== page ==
The Japanese outfit said that the job losses are the result of a "transformation programme" designed to improve efficiency and enable the company to remain competitive. Transformation means that lots of people who had jobs will be transformed to being unemployed.
Fujitsu's traditional customer base as firms choose to consume as-a-service offerings rather than purchase and run their own gear.
UK union Unite moaned that the cuts were a "hammer blow" to the UK economy, particular as there does not appear to be much transformation, just moving jobs off-shore.
Unite's national officer for IT Ian Tonks said: "Fujitsu's main UK subsidiary made £85.6m profit last year and we see no reason for these job losses. Unite will do its utmost to fight for these jobs, as well as giving our members maximum support at this very worrying time."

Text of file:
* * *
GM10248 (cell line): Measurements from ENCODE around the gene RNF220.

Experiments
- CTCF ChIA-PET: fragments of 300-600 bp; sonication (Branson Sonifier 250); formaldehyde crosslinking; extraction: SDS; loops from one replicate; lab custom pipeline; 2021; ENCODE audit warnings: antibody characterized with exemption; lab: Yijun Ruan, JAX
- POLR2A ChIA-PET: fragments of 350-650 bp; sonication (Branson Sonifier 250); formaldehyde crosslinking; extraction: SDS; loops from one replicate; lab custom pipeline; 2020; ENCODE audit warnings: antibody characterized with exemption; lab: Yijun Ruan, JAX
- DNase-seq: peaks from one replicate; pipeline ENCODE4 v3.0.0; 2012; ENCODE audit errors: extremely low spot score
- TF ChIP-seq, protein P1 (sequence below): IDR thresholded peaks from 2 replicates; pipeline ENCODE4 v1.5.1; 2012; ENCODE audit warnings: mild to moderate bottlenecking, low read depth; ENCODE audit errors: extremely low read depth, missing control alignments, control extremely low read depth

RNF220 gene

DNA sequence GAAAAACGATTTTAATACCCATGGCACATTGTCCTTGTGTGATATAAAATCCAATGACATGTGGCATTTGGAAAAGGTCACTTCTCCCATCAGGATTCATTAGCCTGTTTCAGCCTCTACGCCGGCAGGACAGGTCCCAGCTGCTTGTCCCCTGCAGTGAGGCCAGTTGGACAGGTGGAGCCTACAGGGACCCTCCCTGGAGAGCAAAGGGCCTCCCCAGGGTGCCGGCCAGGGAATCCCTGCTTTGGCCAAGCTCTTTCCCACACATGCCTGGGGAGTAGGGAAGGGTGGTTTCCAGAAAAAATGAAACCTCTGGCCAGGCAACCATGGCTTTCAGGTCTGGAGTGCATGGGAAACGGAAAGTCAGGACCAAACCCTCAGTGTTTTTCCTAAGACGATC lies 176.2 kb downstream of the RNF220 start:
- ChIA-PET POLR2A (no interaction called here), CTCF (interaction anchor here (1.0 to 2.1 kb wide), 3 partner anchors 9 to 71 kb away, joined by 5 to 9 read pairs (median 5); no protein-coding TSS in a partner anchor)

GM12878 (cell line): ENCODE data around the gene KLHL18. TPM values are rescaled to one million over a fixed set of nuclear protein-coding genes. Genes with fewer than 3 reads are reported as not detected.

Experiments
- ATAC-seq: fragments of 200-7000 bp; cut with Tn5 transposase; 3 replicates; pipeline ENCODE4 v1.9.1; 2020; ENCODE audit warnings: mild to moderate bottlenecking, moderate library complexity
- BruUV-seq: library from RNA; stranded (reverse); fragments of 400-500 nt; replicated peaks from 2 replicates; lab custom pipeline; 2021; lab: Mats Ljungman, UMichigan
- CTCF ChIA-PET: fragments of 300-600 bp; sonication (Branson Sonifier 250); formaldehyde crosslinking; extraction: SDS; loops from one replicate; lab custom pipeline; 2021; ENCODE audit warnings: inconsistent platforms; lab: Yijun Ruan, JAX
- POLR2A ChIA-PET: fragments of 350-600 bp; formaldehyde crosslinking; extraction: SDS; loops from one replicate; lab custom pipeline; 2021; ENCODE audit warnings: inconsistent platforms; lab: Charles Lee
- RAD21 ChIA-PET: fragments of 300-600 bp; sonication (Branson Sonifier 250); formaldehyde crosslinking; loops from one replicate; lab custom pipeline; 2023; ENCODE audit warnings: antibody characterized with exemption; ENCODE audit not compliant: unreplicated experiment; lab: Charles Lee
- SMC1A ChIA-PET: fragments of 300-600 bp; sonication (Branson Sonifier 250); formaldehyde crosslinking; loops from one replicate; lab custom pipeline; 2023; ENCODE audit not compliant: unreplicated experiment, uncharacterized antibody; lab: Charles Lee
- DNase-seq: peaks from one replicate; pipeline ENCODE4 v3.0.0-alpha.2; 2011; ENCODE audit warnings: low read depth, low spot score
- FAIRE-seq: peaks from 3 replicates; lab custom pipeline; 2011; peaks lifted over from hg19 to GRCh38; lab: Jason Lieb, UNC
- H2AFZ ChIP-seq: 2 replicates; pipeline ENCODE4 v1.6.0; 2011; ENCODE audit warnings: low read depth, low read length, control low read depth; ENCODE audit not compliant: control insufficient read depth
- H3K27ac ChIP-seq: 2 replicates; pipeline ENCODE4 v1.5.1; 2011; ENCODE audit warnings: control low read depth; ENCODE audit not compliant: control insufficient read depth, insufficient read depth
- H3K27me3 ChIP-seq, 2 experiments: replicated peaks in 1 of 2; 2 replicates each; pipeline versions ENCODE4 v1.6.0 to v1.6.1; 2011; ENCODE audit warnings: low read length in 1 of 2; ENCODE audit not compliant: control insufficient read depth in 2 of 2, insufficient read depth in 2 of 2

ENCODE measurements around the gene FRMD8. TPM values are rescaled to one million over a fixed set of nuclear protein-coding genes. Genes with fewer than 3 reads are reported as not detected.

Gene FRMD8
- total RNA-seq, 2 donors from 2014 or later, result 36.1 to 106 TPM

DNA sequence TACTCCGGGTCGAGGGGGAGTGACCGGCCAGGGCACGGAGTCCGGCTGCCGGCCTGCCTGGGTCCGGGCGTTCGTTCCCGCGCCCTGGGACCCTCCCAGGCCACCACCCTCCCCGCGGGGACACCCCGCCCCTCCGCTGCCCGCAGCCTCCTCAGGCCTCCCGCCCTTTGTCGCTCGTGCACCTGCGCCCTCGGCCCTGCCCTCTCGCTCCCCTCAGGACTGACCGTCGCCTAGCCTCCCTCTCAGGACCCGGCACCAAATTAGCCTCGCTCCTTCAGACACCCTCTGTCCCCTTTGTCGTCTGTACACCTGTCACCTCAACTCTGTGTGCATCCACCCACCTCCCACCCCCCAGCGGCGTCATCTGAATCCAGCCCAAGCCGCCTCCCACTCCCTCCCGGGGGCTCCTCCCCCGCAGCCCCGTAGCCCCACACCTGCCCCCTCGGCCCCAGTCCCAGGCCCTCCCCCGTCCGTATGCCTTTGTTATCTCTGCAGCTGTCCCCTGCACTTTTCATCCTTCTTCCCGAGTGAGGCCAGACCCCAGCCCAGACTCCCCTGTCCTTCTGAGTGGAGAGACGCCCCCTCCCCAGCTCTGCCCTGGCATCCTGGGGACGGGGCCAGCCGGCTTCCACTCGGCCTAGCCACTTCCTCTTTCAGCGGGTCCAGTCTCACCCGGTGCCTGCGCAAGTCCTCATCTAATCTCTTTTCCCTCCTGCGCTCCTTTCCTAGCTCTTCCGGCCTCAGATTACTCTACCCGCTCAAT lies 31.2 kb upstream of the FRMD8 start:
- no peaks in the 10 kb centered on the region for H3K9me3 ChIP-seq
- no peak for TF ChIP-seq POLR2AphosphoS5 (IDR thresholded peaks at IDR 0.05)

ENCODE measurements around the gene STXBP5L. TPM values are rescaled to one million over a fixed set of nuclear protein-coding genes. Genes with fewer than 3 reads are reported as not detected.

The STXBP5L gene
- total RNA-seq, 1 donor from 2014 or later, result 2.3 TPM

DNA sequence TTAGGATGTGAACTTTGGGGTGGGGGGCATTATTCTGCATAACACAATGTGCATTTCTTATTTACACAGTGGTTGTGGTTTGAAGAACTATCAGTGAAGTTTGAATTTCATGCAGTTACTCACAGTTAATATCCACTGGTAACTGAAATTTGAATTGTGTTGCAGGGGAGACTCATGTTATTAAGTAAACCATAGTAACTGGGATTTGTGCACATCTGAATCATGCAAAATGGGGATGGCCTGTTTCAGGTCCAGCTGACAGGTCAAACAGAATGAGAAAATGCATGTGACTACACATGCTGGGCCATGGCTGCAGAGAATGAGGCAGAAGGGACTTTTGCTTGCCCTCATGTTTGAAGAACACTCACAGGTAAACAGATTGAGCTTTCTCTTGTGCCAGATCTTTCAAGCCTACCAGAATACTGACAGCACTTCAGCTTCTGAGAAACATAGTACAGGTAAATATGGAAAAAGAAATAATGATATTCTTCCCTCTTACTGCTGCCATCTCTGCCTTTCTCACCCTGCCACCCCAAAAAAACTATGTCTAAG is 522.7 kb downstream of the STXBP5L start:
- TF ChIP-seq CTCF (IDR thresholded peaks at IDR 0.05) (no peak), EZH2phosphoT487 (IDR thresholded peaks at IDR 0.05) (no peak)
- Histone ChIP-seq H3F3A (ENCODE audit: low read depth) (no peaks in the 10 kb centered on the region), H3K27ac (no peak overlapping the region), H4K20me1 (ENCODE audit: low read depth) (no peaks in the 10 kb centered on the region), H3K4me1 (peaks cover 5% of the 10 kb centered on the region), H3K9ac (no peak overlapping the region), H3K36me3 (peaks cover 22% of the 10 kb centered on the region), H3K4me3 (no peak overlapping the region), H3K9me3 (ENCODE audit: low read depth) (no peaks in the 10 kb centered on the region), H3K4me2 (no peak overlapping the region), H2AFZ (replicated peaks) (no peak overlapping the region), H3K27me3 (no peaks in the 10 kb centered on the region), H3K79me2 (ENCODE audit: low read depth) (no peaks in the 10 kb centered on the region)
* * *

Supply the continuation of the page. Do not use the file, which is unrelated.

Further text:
Fujitsu has yet to announce which jobs will be lost, or from which of its sites. The firm has offices in London, Belfast, Bracknell, Crewe, Derry, Manchester, Stevenage, Wakefield and Warrington, among others. It is thought that most of the cuts will take place next year, although some may be pushed into the following year.
Fujitsu president Tatsuya Tanaka warned before the referendum on EU membership that a Brexit would be a "huge negative" for the firm's UK-based IT business. However, the firm claimed that this round of job cuts is unrelated to Britain's decision to leave the EU.